The Rabbit Listened

The Rabbit Listened

A universal, deeply moving exploration of grief and empathyWith its spare, poignant text and irresistibly sweet illustrations, The Rabbit Listened is a tender meditation on loss.When something terrible happens, Taylor doesn't know where to turn. All the animals are sure they have the answer. The chicken wants to talk it out, but Taylor doesn't feel like chatting. The bear...

DownloadRead Online
Title:The Rabbit Listened
Author:Cori Doerrfeld
Rating:
Edition Language:English

The Rabbit Listened Reviews

  • Michele Knott

    Powerful book. I love how this one shows many different ways we can react to something and how sometimes we need to go through all of the emotions.

  • Mrs. Krajewski

    A review from my 6-year-old daughter: “I liked it! No one tells you how to feel. They don’t know how you feel inside unless you listen to them. My favorite character was the rabbit and Taylor because the rabbit listened to Taylor so much! I love Taylor because Taylor made such cool castles!”

  • Rebecca

    A simply perfect story of loss, grief, and empathy. Children can understand the falling of a block castle as a literal event, or a metaphorical one. The reactions of the various animals are a perfect jumping-off point for discussing how to react (or not react!) to those going through a loss. Have tissues handy. Bonus: main character Taylor's gender is not specified, either with pronouns in the text or coding in the illustrations. This adds to the book's universality.

  • Zephyrus White

    How could I not pick up this book? My niece has a stuffed bunny to whom she tells stories as she's falling asleep. But that personal connection aside this book is wonderful. A beutiful simple story of empathy, support, and connection; this book teaches how profound the simple act of listening can be in an absolutely exquisite way. Simple, profound, beautiful.

    I did almost docked it a star for making me cry in the bookstore, but I'm gonna let that slide.

  • Betsy

    Lest we forget, the only reason that children’s books were invented in the first place was to teach small human lessons. That is, in fact, the very backbone of the book business for youth today. Instruction. Guidance. Morally uplifting texts that will mold the little readers into fine, upstanding citizens. And because books like

    lie at the root of everything published in our day and age, we aren’t surprised by picture books that seek to instruct. These days, it's funny to

    Lest we forget, the only reason that children’s books were invented in the first place was to teach small human lessons. That is, in fact, the very backbone of the book business for youth today. Instruction. Guidance. Morally uplifting texts that will mold the little readers into fine, upstanding citizens. And because books like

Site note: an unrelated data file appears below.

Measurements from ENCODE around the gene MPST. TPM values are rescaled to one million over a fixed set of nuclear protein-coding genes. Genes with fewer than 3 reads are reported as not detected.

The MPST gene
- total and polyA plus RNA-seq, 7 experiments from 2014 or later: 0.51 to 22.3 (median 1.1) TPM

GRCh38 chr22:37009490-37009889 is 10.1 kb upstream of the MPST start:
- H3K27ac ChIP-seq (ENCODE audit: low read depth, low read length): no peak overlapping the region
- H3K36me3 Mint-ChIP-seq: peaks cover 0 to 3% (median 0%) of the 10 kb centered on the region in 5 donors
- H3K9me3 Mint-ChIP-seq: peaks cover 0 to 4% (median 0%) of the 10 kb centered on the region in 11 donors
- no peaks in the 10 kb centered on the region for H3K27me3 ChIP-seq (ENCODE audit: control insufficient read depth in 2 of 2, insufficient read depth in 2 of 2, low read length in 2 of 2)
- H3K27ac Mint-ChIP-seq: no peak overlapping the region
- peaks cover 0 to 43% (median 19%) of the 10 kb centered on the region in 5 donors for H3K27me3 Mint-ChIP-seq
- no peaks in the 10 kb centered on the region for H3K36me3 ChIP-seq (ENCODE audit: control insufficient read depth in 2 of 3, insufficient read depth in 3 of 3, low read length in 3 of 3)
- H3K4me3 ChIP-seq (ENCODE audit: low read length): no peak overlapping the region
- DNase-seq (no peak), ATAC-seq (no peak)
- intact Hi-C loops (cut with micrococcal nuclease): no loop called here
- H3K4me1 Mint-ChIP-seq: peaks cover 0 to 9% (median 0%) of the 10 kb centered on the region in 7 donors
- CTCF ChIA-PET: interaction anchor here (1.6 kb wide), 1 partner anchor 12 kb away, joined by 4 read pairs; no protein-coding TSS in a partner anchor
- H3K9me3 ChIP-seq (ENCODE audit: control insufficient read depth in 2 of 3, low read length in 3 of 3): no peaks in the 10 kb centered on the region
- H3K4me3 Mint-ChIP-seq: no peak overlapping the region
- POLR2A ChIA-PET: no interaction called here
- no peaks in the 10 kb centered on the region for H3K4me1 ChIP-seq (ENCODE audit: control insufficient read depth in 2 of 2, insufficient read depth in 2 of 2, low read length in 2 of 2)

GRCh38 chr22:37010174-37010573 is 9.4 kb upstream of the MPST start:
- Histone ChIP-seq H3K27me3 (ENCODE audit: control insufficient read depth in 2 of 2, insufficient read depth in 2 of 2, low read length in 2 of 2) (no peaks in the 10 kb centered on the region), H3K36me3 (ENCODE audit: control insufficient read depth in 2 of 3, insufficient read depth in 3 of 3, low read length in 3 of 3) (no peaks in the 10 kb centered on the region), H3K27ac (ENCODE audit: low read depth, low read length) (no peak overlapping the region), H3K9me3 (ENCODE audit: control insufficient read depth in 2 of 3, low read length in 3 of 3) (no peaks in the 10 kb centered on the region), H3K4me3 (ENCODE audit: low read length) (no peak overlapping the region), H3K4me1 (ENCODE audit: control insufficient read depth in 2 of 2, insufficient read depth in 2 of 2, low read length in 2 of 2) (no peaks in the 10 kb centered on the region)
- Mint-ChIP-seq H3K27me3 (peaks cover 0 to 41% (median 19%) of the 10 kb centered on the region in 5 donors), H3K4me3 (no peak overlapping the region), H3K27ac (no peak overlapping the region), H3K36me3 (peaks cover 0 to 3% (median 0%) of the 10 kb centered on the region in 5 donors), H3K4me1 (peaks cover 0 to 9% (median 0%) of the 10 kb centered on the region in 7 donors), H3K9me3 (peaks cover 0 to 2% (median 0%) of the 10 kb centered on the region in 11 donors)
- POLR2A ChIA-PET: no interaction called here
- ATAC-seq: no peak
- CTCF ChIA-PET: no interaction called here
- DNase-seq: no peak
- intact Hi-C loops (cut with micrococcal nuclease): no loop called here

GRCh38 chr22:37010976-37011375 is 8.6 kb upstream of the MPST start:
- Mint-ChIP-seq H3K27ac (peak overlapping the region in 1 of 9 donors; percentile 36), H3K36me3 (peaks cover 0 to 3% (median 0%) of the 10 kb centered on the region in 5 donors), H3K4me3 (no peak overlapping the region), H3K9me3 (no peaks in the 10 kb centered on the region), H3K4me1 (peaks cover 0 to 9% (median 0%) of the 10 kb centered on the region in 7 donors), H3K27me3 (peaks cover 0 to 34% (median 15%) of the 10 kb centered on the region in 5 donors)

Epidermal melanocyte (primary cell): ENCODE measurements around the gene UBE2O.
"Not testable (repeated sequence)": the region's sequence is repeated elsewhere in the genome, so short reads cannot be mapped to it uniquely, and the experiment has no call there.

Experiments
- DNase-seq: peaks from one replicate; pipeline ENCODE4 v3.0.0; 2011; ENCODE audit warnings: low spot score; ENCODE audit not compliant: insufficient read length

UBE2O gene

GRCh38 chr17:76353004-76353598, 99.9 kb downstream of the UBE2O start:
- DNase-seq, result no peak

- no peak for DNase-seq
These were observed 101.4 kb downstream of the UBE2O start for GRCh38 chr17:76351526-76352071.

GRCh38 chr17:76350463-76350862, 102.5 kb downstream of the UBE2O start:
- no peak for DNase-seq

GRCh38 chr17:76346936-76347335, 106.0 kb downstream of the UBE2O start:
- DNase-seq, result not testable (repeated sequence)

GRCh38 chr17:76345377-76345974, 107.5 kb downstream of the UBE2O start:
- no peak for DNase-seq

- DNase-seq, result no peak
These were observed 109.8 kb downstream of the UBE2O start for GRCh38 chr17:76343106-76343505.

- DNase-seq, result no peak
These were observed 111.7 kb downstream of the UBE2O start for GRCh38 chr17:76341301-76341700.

lie at the root of everything published in our day and age, we aren’t surprised by picture books that seek to instruct. These days, it's funny to think that picture books do not solely instruct just the young anymore. I doubt very much that old Benjamin Harris could have foreseen the rise of the graduation gift picture book or the books kept in a psychiatrist’s office for the aid of his or her adult patients. As it turns out, children are not the only ones in need of instruction these days. I call these kinds of books “Message Books” and each year I collect the names of the ones that do their jobs well. Anyone can write a book that crams its morals down the throats of its young readers. It is far more interesting to look at books that integrate their message seamlessly within their stories. The best make it look effortless and easy. My latest favorite?

    by Cori Doerrfeld. A book that makes me grateful to think that adults reading this book to small children will pick up on some of what it’s laying down.

    For a second there, it was a most magnificent thing. Taylor had worked very hard, building the blocks into just the right configuration. Who wouldn’t have been proud? And who could have predicted the flock of blackbirds that swooped out of the sky, knocking it all down? Suddenly left with nothing, Taylor is devastated. One by one, animals notice the child’s misery and try to help. A chicken recommends talking about it. A bear says to scream out anger. A hyena says to laugh about it. Yet as Taylor rejects their advice they leave, and the kid is alone again. Only the rabbit, quiet and close, stays with Taylor and listens. And when, after Taylor has talked, and screamed, and laughed, and gone through every step of the process, only then does Taylor think about rebuilding once again.